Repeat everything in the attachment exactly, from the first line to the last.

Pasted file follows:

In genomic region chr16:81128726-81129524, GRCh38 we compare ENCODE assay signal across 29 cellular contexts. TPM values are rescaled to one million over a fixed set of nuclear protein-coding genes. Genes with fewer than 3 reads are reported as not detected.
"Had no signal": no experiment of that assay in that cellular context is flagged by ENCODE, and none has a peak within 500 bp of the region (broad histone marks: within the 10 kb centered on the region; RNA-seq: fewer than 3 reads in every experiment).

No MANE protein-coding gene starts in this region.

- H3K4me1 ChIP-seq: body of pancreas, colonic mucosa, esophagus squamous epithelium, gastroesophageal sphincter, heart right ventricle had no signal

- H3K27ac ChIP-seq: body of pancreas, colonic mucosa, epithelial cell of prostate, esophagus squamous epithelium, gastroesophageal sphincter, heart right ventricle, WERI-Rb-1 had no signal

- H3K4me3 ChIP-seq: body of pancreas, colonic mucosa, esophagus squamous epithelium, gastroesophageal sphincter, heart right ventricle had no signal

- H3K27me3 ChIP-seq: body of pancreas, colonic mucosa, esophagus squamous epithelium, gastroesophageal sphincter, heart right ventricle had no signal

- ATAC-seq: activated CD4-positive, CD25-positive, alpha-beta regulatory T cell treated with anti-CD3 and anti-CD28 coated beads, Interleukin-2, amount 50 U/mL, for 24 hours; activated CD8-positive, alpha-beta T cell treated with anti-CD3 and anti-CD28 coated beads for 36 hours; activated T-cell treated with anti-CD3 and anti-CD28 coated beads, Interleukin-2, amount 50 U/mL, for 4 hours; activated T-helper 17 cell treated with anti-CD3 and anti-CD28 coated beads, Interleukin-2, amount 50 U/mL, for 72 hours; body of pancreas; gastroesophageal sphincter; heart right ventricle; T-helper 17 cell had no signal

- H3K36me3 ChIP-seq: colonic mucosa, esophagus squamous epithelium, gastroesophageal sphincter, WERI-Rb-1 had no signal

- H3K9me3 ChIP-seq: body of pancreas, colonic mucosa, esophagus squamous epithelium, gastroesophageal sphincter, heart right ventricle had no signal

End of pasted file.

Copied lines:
In genomic region chr16:81128726-81129524, GRCh38 we compare ENCODE assay signal across 29 cellular contexts. TPM values are rescaled to one million over a fixed set of nuclear protein-coding genes. Genes with fewer than 3 reads are reported as not detected.
"Had no signal": no experiment of that assay in that cellular context is flagged by ENCODE, and none has a peak within 500 bp of the region (broad histone marks: within the 10 kb centered on the region; RNA-seq: fewer than 3 reads in every experiment).

No MANE protein-coding gene starts in this region.

- H3K4me1 ChIP-seq: body of pancreas, colonic mucosa, esophagus squamous epithelium, gastroesophageal sphincter, heart right ventricle had no signal

- H3K27ac ChIP-seq: body of pancreas, colonic mucosa, epithelial cell of prostate, esophagus squamous epithelium, gastroesophageal sphincter, heart right ventricle, WERI-Rb-1 had no signal

- H3K4me3 ChIP-seq: body of pancreas, colonic mucosa, esophagus squamous epithelium, gastroesophageal sphincter, heart right ventricle had no signal

- H3K27me3 ChIP-seq: body of pancreas, colonic mucosa, esophagus squamous epithelium, gastroesophageal sphincter, heart right ventricle had no signal

- ATAC-seq: activated CD4-positive, CD25-positive, alpha-beta regulatory T cell treated with anti-CD3 and anti-CD28 coated beads, Interleukin-2, amount 50 U/mL, for 24 hours; activated CD8-positive, alpha-beta T cell treated with anti-CD3 and anti-CD28 coated beads for 36 hours; activated T-cell treated with anti-CD3 and anti-CD28 coated beads, Interleukin-2, amount 50 U/mL, for 4 hours; activated T-helper 17 cell treated with anti-CD3 and anti-CD28 coated beads, Interleukin-2, amount 50 U/mL, for 72 hours; body of pancreas; gastroesophageal sphincter; heart right ventricle; T-helper 17 cell had no signal

- H3K36me3 ChIP-seq: colonic mucosa, esophagus squamous epithelium, gastroesophageal sphincter, WERI-Rb-1 had no signal

- H3K9me3 ChIP-seq: body of pancreas, colonic mucosa, esophagus squamous epithelium, gastroesophageal sphincter, heart right ventricle had no signal